Some things I hope to be learning about are: using Tsineko inks to create realistic faces, using various thread and other embellishments in art quilts, creating an impressionistic portrait, and primitive African folk art embroidery. I have experimented already with a number of things but am open to learning from someone who might actually know what they are doing. I will also be laughing a lot with a few of my quilting pals who are also going. We plan in advance to be very silly and enjoy being carefree for a few days. Well, we will pretend to be carefree anyway.
I finished my journal quilt for January last night. I will post about that when I get home tonight, or tomorrow before I leave.
Tuesday, January 17, 2006
Here is a sketch covering the Everyday Matters topics of "your resolution"(healthy eating) and "draw what's in your refrigerator". I took a few liberties with perspective, but I think the vegetables and fruits have a lot of personality. I see a "Kitchen Series" of art quilts in my future...
Monday, January 16, 2006
First, thanks to everyone who commented last time around. I'm a little behind in my emails, but I love getting your comments. Sande asked what kind of fabric I used. It was Hoffman PFD (Prepared for Dyeing), 100% cotton. This is what I use most of the time for fabric painting and dyeing, but I do have some silk I want to try soon.
I think I am getting my comeuppance for being an obnoxious braggart about our California weather. Since then it has rained and gotten steadily colder and the forecast says we will have the coldest night of the season so far this year. We have a warning for frost, so I brought all the potted plants indoors. I remember when I first came out here, it made me laugh to see people using credit cards to scrape frost off their windshields. No snow scrapers in every car, so I guess you get inventive.
Yesterday I got to play hostess to my wonderful quilt group. I love being hostess, fiddling with decorations and menus and so on. Let's face it, I am secretly a happy homemaker, never mind that I have to work full time. I scored some cheap, lead free, Italian pottery bowls at Target along with some festive striped tablecloths, also a bargain. Paired with an assortment of dishes I already own, it made a nice table setting if I say so myself. I also planted a few flowers from the garden shop in small containers. This satisfies my thrifty soul because they can go into the yard a bit later after they have done their table duty.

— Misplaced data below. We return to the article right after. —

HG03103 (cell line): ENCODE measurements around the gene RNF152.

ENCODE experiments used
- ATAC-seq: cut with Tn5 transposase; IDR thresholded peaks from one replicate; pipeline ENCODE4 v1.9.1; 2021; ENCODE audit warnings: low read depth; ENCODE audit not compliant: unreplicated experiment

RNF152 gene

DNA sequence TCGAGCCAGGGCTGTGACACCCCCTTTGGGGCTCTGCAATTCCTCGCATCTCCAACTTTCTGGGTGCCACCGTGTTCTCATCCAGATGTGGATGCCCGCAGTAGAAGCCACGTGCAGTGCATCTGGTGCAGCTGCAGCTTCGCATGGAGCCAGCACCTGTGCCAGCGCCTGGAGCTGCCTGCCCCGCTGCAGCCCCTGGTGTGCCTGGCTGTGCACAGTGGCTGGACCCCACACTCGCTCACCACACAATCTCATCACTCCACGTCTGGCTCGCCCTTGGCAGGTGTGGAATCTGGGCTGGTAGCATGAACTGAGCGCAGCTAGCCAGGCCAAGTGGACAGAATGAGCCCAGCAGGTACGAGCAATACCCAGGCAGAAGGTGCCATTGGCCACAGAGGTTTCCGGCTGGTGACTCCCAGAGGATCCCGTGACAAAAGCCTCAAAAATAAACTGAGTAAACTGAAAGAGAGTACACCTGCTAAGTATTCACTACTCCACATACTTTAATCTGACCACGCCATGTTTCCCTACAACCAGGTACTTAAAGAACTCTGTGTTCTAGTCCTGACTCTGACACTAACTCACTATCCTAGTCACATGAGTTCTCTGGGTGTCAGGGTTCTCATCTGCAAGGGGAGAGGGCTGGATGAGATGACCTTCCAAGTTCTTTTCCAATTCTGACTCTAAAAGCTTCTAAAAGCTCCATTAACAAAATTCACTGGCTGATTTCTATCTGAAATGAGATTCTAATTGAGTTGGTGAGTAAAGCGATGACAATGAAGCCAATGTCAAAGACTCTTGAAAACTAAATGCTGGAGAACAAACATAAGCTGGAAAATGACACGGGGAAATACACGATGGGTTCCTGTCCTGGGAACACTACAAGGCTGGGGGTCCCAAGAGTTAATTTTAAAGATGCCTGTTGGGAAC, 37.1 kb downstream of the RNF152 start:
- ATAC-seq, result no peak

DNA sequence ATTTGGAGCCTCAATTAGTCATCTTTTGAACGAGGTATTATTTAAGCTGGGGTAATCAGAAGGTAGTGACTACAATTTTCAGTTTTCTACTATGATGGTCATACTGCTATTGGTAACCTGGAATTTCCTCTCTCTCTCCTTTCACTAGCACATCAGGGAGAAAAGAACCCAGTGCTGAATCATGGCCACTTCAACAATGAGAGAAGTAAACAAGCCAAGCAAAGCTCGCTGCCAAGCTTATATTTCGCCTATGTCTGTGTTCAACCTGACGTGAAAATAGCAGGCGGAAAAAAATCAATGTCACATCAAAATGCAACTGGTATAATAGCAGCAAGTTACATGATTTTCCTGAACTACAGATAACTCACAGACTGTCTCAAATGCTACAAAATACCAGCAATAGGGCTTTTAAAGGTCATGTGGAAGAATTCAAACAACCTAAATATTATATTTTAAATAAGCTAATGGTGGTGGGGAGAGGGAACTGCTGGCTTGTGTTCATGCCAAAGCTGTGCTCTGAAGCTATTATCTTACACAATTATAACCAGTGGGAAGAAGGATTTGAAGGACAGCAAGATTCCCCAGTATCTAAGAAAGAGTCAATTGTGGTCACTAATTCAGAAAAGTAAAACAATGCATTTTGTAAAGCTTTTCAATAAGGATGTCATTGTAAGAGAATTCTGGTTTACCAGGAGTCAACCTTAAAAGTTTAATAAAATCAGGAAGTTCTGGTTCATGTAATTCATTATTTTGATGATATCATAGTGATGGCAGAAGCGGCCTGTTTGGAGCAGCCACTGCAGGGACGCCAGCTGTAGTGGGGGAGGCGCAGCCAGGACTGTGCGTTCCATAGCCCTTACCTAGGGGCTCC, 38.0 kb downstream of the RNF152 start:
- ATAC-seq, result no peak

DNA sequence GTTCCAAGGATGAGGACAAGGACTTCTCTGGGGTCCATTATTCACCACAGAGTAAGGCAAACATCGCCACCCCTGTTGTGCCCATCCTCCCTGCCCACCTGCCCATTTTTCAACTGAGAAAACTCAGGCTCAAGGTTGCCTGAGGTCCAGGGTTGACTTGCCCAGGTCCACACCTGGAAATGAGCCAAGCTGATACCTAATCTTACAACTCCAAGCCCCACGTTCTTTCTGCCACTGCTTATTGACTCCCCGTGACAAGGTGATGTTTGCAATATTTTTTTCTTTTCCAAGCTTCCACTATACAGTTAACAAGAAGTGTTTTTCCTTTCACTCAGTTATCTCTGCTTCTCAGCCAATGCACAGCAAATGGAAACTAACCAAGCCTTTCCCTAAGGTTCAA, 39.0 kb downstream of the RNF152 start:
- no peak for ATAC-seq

I served a healthy chicken chilli. Thanks to my husband who smoked the chicken for me before it went into the recipe, it turned out delicious. I used organic tomatoes for the sauce and seasoned with chilli powder, garlic, chipolte chilli powder, salt and pepper. I added the chopped peppers, onions, and carrots (yes carrots) at the last minute so they would stay slightly crisp. I did cheat and use canned beans, though. Ranch style pinto beans and black beans. Since I "cook by look" and taste, I don't have a recipe, but this one is similar. Sort of.
As we always do when we get together, we had sharing. Here is my friend Barbara with an old quilt she just inherited from her aunt. Love the bright colors. It is hand quilted, and we think it is hand pieced as well.
When her daughter was visiting recently, they made purses together. Isn't this one fun?
There was more sharing, but I'll save some of those pictures for another blog entry.
We had a relaxing afternoon, talking, laughing, and sewing. I think we're going to have a great year!
Thursday, January 12, 2006
One day last week, I took a warm afternoon off from work and spent the time painting fabric. This time I used Dyna-Flo dye paint from Dharma, and not only are the colors wonderfully bright, the fabric hand is still soft. Not sure, but these may find their way into the journal quilt this month.